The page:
Financial Planning Update
Coronavirus Fear And Investing For The Long Run
(Tuesday March 10, 2020, 8:30 p.m. ET) - Seeing the stock market plunge on news about Covid-19 is unnerving but is not so unusual.
It's human nature to get worried amid a market plunge and think this is the plunge from which there is no recovery.
Coronavirus is not the first time investors faced a crisis that seemed like it could break the world's financial economic system.
In the 1962 Cuban missile crisis, investors undoubtedly wondered, "Is it different this time?"
The 1973 oil embargo, 1987 stock market crash, 9/11 terrorist attack, and 2008 financial crisis were similar times of rampant fear.
Psychologists theorize people use their "caveman brain" to explain why people often react emotionally to market plunges. Humans are hard-wired to run from danger.
While we are obliged to disclose that past performance is not a guarantee of what will happen in the future -- this time indeed could be different -- we are also obliged to say as prudent investment advisors that the world has a strong record of surviving terrible crises, at least since 1957.
Your caveman brain may need to be suppressed to protect yourself in the modern world.
Nothing contained herein is to be considered a solicitation, research material, an investment recommendation or advice of any kind., and it is subject to change without notice. Any investments or strategies referenced herein do not take into account the investment objectives, financial situation or particular needs of any specific person. The material represents an assessment of financial, economic and tax law at a specific point in time and is not a guarantee of future results.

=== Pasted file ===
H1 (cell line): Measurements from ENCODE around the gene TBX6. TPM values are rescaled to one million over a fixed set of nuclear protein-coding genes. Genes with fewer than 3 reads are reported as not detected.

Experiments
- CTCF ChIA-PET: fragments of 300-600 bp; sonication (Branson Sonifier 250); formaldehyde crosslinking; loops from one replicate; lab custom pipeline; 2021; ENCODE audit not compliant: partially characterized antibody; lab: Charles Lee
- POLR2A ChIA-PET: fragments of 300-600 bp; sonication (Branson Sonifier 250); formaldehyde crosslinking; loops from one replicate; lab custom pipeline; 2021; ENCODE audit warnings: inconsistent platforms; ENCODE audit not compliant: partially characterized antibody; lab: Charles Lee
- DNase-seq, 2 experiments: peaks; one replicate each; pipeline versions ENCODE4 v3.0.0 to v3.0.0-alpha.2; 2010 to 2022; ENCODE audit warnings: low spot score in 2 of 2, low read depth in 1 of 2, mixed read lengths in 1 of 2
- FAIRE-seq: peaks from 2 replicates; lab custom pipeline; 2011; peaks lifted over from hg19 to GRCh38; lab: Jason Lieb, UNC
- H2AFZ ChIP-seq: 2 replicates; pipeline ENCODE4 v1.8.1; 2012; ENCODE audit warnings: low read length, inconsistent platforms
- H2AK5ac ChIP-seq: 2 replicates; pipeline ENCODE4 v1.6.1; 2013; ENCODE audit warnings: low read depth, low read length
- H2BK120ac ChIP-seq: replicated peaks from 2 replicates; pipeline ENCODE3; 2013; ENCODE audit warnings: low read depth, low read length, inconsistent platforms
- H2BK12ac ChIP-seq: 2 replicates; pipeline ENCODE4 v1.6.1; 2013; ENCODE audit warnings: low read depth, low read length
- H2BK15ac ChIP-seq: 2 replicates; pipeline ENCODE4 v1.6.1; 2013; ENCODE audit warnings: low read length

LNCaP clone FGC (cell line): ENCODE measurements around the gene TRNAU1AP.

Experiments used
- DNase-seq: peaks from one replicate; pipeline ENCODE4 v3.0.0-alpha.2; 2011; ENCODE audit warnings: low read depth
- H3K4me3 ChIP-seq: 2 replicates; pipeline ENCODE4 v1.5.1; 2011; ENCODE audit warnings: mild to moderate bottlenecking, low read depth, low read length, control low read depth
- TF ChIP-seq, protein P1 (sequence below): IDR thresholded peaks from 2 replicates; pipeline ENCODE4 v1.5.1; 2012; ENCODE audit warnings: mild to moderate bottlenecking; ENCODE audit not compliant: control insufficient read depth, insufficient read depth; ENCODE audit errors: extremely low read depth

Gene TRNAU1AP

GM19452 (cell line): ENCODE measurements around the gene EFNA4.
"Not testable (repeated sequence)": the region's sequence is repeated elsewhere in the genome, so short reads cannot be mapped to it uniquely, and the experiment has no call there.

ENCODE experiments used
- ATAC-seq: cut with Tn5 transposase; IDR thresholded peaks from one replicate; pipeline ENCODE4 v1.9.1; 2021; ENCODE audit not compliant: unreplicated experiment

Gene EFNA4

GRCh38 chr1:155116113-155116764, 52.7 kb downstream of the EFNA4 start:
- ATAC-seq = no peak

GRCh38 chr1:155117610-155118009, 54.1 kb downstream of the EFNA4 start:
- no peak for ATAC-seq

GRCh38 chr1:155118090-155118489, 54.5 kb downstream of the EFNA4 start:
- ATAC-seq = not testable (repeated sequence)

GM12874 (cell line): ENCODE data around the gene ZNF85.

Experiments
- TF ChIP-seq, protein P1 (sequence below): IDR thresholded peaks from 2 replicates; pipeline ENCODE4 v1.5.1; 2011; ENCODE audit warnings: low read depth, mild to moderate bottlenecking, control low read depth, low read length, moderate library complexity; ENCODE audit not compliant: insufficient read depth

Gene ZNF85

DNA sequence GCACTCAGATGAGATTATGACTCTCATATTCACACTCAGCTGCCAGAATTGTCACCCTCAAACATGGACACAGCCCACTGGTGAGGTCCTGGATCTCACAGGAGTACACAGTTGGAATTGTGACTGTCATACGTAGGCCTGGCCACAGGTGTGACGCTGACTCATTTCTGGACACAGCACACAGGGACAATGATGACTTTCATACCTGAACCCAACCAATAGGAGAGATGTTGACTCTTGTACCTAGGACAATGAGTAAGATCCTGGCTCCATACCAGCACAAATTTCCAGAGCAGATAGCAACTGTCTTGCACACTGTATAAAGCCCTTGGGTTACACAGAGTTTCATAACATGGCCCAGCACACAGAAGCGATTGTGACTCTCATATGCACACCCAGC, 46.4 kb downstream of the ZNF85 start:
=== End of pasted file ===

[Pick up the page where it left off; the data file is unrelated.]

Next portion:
Forward-looking statements are subject to certain risks and uncertainties. Actual results, performance, or achievements may differ materially from those expressed or implied.
The Standard & Poor's 500 (S&P 500) is an unmanaged group of securities considered to be representative of the stock market in general. It is a market-value weighted index with each stock's weight proportionate to its market value. Index returns do not include fees or expenses. Investing involves risk, including the loss of principal. Past performance is no guarantee of future results. Return and principal value of an investment will fluctuate, and when redeemed, may be worth more or less than their original cost. Performance statistics quoted here may be lower or higher now.
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